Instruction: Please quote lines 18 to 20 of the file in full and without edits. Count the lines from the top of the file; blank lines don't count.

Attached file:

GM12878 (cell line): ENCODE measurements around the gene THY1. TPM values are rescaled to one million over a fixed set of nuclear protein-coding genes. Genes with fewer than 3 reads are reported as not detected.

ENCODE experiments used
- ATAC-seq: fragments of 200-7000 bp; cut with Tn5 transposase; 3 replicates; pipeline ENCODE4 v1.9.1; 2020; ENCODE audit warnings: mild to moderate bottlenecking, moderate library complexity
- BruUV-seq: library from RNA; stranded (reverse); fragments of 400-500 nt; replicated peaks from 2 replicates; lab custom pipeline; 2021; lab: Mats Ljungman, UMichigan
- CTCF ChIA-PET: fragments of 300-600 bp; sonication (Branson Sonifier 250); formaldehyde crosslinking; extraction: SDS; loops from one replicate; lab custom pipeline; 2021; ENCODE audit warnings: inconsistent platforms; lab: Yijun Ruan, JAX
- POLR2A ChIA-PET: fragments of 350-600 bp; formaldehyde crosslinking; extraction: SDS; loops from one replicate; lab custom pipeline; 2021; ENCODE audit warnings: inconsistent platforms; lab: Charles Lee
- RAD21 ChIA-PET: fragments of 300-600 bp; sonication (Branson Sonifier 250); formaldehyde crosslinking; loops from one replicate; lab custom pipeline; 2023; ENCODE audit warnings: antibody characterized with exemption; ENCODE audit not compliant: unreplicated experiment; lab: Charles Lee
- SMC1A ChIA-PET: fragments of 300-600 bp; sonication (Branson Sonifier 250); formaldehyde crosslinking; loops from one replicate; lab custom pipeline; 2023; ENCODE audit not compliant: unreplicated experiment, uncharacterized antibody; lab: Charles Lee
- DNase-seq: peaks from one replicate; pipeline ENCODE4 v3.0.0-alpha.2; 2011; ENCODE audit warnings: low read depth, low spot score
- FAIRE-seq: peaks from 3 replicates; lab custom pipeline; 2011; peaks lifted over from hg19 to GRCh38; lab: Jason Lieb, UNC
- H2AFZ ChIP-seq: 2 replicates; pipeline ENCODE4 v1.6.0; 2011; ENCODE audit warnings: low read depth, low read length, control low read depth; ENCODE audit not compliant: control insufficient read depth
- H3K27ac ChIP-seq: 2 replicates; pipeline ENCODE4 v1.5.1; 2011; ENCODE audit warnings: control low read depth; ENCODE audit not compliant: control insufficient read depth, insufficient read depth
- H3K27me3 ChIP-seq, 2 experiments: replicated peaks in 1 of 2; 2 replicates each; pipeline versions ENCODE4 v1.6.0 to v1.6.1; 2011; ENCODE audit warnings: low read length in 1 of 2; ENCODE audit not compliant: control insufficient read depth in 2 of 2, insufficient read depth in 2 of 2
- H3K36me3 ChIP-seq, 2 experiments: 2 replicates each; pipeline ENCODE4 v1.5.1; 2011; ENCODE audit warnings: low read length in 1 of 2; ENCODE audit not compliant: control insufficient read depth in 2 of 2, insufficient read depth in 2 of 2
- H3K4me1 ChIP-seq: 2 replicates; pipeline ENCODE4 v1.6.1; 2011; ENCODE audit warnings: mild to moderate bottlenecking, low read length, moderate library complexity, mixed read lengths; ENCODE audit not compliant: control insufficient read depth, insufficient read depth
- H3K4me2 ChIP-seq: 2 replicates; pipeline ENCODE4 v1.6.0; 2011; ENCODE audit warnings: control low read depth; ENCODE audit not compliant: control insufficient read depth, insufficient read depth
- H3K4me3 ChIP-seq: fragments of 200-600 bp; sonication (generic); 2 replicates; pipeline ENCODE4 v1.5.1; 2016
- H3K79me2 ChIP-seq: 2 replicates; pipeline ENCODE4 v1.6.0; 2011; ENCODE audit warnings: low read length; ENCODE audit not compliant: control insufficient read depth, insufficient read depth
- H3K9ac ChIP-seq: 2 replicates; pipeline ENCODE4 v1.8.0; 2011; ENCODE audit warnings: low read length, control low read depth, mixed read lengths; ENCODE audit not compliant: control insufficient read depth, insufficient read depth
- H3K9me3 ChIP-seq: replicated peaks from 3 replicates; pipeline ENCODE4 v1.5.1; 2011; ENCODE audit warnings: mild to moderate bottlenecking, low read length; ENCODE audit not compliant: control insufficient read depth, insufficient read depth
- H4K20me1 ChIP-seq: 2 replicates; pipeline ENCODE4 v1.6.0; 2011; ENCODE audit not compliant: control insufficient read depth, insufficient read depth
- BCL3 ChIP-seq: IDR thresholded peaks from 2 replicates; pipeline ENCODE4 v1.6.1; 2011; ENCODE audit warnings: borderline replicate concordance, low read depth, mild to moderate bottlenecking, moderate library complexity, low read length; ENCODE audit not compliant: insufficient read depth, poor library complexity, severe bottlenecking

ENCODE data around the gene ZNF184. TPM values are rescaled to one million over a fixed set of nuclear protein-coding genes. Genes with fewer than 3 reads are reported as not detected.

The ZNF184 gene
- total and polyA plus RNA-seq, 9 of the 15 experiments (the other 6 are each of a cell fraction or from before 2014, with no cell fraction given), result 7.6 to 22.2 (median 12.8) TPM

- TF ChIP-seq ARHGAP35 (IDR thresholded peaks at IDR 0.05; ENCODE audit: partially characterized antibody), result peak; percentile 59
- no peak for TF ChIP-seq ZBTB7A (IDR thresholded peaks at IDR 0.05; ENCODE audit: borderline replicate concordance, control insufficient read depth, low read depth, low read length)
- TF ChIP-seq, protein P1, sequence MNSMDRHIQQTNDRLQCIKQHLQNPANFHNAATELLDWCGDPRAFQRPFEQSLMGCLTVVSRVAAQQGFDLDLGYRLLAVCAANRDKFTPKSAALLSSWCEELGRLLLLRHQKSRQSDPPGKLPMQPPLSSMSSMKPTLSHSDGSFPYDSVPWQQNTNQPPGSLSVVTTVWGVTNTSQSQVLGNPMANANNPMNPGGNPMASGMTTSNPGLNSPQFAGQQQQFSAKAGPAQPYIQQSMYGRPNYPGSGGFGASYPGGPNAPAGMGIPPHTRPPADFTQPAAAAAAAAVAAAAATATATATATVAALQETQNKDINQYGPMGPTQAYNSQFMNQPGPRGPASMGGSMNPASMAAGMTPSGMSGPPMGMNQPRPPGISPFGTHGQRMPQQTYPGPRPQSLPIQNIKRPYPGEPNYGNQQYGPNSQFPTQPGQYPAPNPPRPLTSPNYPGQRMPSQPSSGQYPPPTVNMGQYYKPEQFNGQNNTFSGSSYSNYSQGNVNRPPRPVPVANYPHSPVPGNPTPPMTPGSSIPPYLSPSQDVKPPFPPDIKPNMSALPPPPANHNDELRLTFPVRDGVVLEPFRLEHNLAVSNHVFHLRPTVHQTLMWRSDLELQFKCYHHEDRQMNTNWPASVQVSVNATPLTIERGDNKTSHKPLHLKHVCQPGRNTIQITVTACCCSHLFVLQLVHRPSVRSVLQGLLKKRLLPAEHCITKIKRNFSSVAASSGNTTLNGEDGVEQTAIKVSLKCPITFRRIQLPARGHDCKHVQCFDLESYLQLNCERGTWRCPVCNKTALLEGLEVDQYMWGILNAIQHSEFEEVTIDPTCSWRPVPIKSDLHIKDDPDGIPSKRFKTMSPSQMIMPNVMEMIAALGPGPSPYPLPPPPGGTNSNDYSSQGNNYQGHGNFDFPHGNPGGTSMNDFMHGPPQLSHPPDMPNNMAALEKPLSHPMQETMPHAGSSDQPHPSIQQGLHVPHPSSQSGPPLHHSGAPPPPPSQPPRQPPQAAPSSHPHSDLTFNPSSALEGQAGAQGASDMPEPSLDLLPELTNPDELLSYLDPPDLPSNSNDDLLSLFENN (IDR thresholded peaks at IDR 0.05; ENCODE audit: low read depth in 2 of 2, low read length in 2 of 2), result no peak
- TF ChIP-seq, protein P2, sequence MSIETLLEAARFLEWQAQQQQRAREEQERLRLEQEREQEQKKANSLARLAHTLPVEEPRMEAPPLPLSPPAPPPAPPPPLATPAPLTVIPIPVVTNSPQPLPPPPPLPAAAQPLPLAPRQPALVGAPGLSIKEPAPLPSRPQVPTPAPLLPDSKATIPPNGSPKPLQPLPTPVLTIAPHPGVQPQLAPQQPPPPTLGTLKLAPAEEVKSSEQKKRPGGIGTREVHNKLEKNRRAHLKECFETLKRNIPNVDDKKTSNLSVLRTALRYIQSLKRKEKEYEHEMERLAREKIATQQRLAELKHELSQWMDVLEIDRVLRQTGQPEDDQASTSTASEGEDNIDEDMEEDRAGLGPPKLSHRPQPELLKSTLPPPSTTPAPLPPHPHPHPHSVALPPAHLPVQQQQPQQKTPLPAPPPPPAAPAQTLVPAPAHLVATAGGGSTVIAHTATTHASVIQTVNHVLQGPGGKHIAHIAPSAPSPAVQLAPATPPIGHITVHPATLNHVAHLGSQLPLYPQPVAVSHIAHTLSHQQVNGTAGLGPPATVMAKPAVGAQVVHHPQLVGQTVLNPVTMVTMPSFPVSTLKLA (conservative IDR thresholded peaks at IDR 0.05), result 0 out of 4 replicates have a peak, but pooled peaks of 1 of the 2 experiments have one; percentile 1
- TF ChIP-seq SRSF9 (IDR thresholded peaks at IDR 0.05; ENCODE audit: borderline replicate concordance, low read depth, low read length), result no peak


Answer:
- H3K79me2 ChIP-seq: 2 replicates; pipeline ENCODE4 v1.6.0; 2011; ENCODE audit warnings: low read length; ENCODE audit not compliant: control insufficient read depth, insufficient read depth
- H3K9ac ChIP-seq: 2 replicates; pipeline ENCODE4 v1.8.0; 2011; ENCODE audit warnings: low read length, control low read depth, mixed read lengths; ENCODE audit not compliant: control insufficient read depth, insufficient read depth
- H3K9me3 ChIP-seq: replicated peaks from 3 replicates; pipeline ENCODE4 v1.5.1; 2011; ENCODE audit warnings: mild to moderate bottlenecking, low read length; ENCODE audit not compliant: control insufficient read depth, insufficient read depth